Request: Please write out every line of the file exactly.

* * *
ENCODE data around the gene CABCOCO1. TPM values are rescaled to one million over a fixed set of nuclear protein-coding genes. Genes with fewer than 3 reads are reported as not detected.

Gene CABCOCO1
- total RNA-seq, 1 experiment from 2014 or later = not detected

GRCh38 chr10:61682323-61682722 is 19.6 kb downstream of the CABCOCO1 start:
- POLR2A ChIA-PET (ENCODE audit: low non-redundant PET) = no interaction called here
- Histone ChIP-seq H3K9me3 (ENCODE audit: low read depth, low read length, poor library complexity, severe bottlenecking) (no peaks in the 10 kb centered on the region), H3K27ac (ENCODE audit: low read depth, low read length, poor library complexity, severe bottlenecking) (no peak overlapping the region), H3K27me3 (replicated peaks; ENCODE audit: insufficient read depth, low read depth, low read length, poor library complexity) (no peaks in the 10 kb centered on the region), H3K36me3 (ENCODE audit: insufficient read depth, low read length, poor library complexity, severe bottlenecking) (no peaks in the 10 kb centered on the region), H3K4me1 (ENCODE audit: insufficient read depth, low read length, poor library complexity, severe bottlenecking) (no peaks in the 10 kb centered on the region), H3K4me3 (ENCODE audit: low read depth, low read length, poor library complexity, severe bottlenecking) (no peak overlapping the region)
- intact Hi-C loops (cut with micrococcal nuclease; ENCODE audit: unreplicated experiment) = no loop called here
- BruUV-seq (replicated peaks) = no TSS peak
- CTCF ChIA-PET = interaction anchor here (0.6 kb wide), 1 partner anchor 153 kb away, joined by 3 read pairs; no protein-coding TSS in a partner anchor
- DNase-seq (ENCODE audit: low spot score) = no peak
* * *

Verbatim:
ENCODE data around the gene CABCOCO1. TPM values are rescaled to one million over a fixed set of nuclear protein-coding genes. Genes with fewer than 3 reads are reported as not detected.

Gene CABCOCO1
- total RNA-seq, 1 experiment from 2014 or later = not detected

GRCh38 chr10:61682323-61682722 is 19.6 kb downstream of the CABCOCO1 start:
- POLR2A ChIA-PET (ENCODE audit: low non-redundant PET) = no interaction called here
- Histone ChIP-seq H3K9me3 (ENCODE audit: low read depth, low read length, poor library complexity, severe bottlenecking) (no peaks in the 10 kb centered on the region), H3K27ac (ENCODE audit: low read depth, low read length, poor library complexity, severe bottlenecking) (no peak overlapping the region), H3K27me3 (replicated peaks; ENCODE audit: insufficient read depth, low read depth, low read length, poor library complexity) (no peaks in the 10 kb centered on the region), H3K36me3 (ENCODE audit: insufficient read depth, low read length, poor library complexity, severe bottlenecking) (no peaks in the 10 kb centered on the region), H3K4me1 (ENCODE audit: insufficient read depth, low read length, poor library complexity, severe bottlenecking) (no peaks in the 10 kb centered on the region), H3K4me3 (ENCODE audit: low read depth, low read length, poor library complexity, severe bottlenecking) (no peak overlapping the region)
- intact Hi-C loops (cut with micrococcal nuclease; ENCODE audit: unreplicated experiment) = no loop called here
- BruUV-seq (replicated peaks) = no TSS peak
- CTCF ChIA-PET = interaction anchor here (0.6 kb wide), 1 partner anchor 153 kb away, joined by 3 read pairs; no protein-coding TSS in a partner anchor
- DNase-seq (ENCODE audit: low spot score) = no peak